From these scriptures we see the development of ‘shepherd’ in terms of sacrifice, provision, protection and even personal experience in Jacob’s case. Like a type of good shepherd who is willing to lay down their comfort and safety for their sheep, God is the Shepherd of Jacob. As a metaphorical sheep, Jacob (Israel) is guided and led by the one who protects and loves him. We see the concept of shepherding develop beyond physical sheep but to individual people in the folds of God. God himself is Israel’s shepherd, watching over his people.  

Davidic Covenant to the Foretold New Covenant

2 Sam. 5:2 presents the anointed King David as a metaphorical shepherd and prince over the nation Israel. Having been a literal shepherd of sheep from his youth, David learned what it meant to oppose ferocious wild animals (and a giant) to protect himself and his flock. Young David embodied the good shepherding Jacob had performed with greater moral excellence (to this point) included as well as the crossover leadership experience from physical sheep to metaphorical ones like Moses had. King David would be guided and shepherded by God who would in turn do the same for the nation of Israel. In Ps. 23 King David refers to YHWH as his shepherd who provides him with water, protection and food. When a physical sheep has received food, water and protection it can lay down and rest. All its needs are provided for and it feels the great safety the shepherd gives. David as YHWH’s sheep knows this full well, resting in his savior’s arms. He will dwell in the folds of YHWH forever.   

Downward Spiral

After years of increasingly horrific shepherd-kings, Israel’s outlook is bleak. At a very low point in Israel’s history, the prophet Isaiah presents God as a conquering king, loving provider, and a gentle shepherd in Isa. 40:11. YHWH himself will gather the exiles into his very arms! This would have been a shot of hope to those caught up in Babylonian captivity, knowing that despite their sin, they hadn’t been abandoned. In a provocative turn of events, the gentile King Cyrus is classified as a shepherd used by God to fulfill his purposes to set Israel free. Israel will rebuild the temple under the blessing of God’s chosen servant who will serve YHWH’s purposes for his scattered sheep. Cyrus stands as an indictment to the corrupt shepherds of Israel in 56:11 who are blind, greedy and without wisdom, knowledge or understanding. God’s good purposes to shepherd his people won’t be thwarted just because the elect are obstinate. His will, will be achieved. In contrast to Isaiah’s broken ‘servant leaders’, Jeremiah foresees the day in 3:15 that Godly shepherds after Gods heart will feed the people with wisdom and knowledge. This will lead to their flourishing and the ‘sheep-like gathering’ of the nations to Jerusalem. That day hadn’t dawned yet. In Jer. 23:1, “woe,” is pronounced on these shepherds who continually scatter and destroy what God desires to love and protect. He saw the coming day in 31:10 when the God who scattered his people would gather them again all by himself. In a particularly devastating indictment, God through the prophet Ezekiel in chapter 34 blasted these shepherds of Israel who preyed on the sheep they were to lovingly provide for. The weak weren’t protected. The sick weren’t healed. The injured remained unbound and the strayed sheep were not sought after. Without a good shepherd they were lost (Zech. 10:2). God declared in Zech. 13:7 that his very hand was against these pseudo-shepherds. What would become of God’s sad sheep?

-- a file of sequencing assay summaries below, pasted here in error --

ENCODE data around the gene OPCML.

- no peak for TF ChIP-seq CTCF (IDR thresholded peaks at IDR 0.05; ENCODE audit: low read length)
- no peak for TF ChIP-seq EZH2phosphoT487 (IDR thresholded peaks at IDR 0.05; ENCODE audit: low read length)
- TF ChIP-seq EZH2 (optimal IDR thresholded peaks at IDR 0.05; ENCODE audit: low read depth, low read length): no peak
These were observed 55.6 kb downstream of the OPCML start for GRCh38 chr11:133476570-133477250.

How it Comes Together

The understanding of shepherding in this section moves from God as the shepherd of his people to selecting a representative king to fill this role. God is becoming increasingly intimate and personal with his people. God would shepherd the king while the king would shepherd the people. Israel’s success and failure was largely tethered to the character and integrity of the civic leaders over them. We see that God isn’t limited to the proverbial sheep of his fold and can in fact use whomever he chooses to guide his people (Cyrus). After the sustained shortcomings of Israel’s shepherds, God declares that he will rescue his people himself for the sake of his glory and those chosen sheep in his fold.  

The New Testament (Covenant)